By Modupe Gbadeyanka
The Central Bank of Nigeria (CBN) has been advised not to be too aggressive with banks in the country on its loan to deposit ratio policy, which it puts at 65 percent before the end of this year.
In July 2019, the central bank had directed banks to increase their LDR to 60 percent before September 30, 2019, threatening to punish any financial institution that fails to adhere.
This month, the apex bank slammed 12 banks with a fine of N499.2 billion for not meeting up with the 60 percent LDR and this caused banking equities at the stock market to fall on October 2, 2019.
The CBN had explained that it came up with this policy to boost lending to the real sector of the economy. Since the country went into recession in August 2019 and got out a year later, the economy has not fully recovered.
On Monday, the International Monetary Fund (IMF) concluded its staff visit to Nigeria and leader of the team, Mr Amine Mati, who is the Senior Resident Representative and Mission Chief for Nigeria, urged the apex bank to look into the matter carefully before being aggressive with it.
Mr Mati, in a statement on Tuesday, noted that the loan policy could have a huge negative impact on the banks, especially on their asset quality, prudential buffers and others.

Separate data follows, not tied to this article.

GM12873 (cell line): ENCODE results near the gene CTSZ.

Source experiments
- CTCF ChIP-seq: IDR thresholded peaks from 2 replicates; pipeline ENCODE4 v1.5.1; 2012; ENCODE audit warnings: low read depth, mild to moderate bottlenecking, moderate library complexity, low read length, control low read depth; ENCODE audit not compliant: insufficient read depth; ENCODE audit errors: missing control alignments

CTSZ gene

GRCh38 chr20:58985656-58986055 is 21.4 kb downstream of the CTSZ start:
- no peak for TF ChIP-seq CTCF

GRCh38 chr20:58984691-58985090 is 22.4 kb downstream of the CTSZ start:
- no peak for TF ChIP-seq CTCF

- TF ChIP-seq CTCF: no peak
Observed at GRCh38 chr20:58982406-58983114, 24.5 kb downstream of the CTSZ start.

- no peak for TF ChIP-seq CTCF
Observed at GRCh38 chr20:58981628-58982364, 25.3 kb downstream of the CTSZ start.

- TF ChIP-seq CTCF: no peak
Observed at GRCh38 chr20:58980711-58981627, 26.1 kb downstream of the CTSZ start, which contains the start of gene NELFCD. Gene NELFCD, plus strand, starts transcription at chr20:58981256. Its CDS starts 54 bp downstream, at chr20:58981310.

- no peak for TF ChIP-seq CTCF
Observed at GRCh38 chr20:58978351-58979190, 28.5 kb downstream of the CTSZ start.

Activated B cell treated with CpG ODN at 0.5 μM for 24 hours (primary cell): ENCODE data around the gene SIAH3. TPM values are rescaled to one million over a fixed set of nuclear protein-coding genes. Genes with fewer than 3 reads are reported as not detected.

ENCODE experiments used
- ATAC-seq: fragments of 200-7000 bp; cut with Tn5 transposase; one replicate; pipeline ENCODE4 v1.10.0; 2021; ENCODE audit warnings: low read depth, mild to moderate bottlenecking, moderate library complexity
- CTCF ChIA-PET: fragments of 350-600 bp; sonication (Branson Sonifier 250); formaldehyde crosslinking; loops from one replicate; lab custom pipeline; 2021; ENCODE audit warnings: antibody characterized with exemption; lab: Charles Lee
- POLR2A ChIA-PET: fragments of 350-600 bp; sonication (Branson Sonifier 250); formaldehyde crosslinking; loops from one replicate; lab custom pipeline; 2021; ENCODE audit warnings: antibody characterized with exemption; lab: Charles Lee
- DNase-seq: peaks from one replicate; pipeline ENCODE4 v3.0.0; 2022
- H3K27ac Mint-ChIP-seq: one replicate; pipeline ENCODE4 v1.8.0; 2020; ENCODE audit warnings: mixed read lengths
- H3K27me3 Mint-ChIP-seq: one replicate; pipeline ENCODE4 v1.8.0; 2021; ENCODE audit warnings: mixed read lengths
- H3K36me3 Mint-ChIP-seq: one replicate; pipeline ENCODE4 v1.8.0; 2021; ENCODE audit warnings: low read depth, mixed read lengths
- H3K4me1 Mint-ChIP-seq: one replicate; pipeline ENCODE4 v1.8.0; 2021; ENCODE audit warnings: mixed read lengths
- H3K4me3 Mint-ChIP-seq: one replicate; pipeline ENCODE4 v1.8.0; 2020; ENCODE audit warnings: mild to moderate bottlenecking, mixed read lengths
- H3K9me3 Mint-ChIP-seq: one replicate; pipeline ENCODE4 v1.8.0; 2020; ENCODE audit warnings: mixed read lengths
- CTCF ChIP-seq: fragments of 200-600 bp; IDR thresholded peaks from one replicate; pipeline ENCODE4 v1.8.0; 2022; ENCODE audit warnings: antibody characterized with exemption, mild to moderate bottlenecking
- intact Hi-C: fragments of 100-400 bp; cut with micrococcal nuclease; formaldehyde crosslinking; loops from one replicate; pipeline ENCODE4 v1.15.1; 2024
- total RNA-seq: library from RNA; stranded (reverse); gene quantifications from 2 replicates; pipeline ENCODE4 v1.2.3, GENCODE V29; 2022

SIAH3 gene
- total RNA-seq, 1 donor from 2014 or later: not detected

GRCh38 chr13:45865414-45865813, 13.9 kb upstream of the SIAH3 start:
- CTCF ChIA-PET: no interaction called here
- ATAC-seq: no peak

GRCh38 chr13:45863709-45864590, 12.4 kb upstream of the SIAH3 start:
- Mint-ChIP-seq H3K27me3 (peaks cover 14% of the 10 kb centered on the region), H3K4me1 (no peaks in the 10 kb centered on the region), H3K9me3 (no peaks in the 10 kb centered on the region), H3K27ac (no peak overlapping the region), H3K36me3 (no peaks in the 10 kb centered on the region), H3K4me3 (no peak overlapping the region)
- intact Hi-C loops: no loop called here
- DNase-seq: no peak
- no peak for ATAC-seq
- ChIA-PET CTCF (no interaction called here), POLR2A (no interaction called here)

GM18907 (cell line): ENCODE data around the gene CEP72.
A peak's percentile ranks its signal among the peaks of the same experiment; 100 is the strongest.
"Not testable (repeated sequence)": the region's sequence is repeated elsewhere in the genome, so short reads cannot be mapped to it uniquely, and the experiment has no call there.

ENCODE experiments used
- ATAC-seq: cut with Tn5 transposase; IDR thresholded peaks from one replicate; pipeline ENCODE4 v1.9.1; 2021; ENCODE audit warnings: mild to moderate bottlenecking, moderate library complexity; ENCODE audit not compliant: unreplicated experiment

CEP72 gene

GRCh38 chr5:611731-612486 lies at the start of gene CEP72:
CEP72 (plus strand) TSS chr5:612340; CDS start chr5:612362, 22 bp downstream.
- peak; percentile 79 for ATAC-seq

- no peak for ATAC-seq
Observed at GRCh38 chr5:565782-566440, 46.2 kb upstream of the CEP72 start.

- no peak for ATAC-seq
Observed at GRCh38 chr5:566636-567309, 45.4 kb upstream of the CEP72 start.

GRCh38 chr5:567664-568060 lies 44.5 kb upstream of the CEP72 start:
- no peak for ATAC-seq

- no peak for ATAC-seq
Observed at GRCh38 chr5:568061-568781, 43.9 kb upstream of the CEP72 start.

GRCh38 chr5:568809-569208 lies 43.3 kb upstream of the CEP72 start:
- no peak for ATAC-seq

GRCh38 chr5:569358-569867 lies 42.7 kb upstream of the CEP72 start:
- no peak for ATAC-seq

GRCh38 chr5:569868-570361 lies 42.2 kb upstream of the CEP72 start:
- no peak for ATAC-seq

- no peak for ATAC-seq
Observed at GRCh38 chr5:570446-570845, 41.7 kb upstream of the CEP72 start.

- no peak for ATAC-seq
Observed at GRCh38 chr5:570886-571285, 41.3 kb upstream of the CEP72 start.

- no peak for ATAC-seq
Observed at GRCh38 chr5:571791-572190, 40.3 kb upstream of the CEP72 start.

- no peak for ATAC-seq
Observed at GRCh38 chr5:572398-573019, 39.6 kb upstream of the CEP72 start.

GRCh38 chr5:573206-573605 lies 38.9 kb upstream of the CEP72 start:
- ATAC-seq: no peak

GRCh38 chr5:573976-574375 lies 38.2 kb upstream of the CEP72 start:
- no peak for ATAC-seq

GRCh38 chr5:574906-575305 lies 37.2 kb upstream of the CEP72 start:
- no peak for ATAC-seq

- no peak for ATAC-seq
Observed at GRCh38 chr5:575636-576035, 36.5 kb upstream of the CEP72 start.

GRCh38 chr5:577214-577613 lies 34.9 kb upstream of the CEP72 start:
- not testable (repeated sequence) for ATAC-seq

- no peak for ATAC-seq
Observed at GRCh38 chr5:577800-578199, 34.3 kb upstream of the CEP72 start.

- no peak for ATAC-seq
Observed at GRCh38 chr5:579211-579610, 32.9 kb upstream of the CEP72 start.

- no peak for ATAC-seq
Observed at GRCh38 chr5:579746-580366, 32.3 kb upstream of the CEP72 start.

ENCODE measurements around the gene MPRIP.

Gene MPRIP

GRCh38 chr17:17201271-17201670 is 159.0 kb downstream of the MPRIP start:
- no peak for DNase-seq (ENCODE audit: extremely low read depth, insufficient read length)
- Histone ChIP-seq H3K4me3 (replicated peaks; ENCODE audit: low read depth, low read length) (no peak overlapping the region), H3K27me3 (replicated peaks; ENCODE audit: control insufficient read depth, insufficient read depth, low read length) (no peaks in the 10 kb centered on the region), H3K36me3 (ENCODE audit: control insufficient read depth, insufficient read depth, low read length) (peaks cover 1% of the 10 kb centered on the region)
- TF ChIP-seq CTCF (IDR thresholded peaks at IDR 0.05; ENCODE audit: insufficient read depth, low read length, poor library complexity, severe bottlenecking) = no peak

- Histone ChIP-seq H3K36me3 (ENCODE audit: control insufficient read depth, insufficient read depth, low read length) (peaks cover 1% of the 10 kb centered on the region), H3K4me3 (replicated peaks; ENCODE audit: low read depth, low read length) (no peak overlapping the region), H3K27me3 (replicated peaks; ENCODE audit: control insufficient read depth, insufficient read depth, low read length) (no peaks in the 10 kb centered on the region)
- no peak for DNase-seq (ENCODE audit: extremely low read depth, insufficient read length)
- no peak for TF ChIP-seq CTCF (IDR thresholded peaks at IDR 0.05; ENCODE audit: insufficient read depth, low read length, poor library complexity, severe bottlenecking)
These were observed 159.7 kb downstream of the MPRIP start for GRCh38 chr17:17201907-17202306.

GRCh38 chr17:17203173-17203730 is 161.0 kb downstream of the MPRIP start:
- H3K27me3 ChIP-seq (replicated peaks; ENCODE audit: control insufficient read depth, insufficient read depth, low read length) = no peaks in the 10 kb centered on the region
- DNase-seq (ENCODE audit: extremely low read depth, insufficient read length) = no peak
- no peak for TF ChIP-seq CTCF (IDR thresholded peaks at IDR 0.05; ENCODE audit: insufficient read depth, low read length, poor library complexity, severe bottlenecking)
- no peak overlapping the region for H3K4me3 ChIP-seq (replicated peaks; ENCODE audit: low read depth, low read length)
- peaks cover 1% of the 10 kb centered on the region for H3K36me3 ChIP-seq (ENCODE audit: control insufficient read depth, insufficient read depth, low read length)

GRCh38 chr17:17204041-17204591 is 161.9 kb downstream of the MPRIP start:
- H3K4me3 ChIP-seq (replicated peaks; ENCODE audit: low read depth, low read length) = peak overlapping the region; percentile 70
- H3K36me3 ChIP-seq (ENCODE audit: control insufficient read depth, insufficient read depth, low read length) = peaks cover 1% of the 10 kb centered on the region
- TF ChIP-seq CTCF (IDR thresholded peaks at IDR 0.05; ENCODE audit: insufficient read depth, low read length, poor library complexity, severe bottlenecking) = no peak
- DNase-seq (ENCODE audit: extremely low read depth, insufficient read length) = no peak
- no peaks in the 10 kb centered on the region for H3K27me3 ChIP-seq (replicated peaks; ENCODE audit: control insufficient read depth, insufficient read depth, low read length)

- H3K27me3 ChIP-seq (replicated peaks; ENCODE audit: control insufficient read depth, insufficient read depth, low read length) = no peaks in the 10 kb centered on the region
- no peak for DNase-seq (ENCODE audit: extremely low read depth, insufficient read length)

However, the global lender noted that the prudential ratios of the Nigerian banking industry was recording an improvement, pointing out that consolidating the capital buffers of banks would prevent the sector against any external shock.
“Banking sector prudential ratios are improving. However, new regulations to spur lending—which has recently increased—should be carefully assessed and may need to be revisited in view of the potential unintended consequences on banks’ asset quality, maturity structure, prudential buffers and the inflation target. Continued strengthening of banks’ capital buffers would enhance banking sector resilience,” the IMF chief said in the statement obtained by Business Post.
While commenting on the economy, the IMF noted that the pace of recovery was still slow, but argued that lower food price has helped the headline inflation to moderate to its lowest level since January 2016.
However, the lender pointed out that, “The increasing CBN financing of the government reinforces the need for an ambitious revenue-based fiscal consolidation that should build on the initiatives laid out in the Strategic Revenue Growth Initiative.”
It suggested that, “A tight monetary policy should be maintained through more conventional tools. Managing vulnerabilities arising from large amounts of maturing CBN bills—including those held by non-residents—requires stopping direct central bank interventions, the introduction of longer-term government instruments to mop up excess liquidity and moving towards a uniform market-determined exchange rate.”
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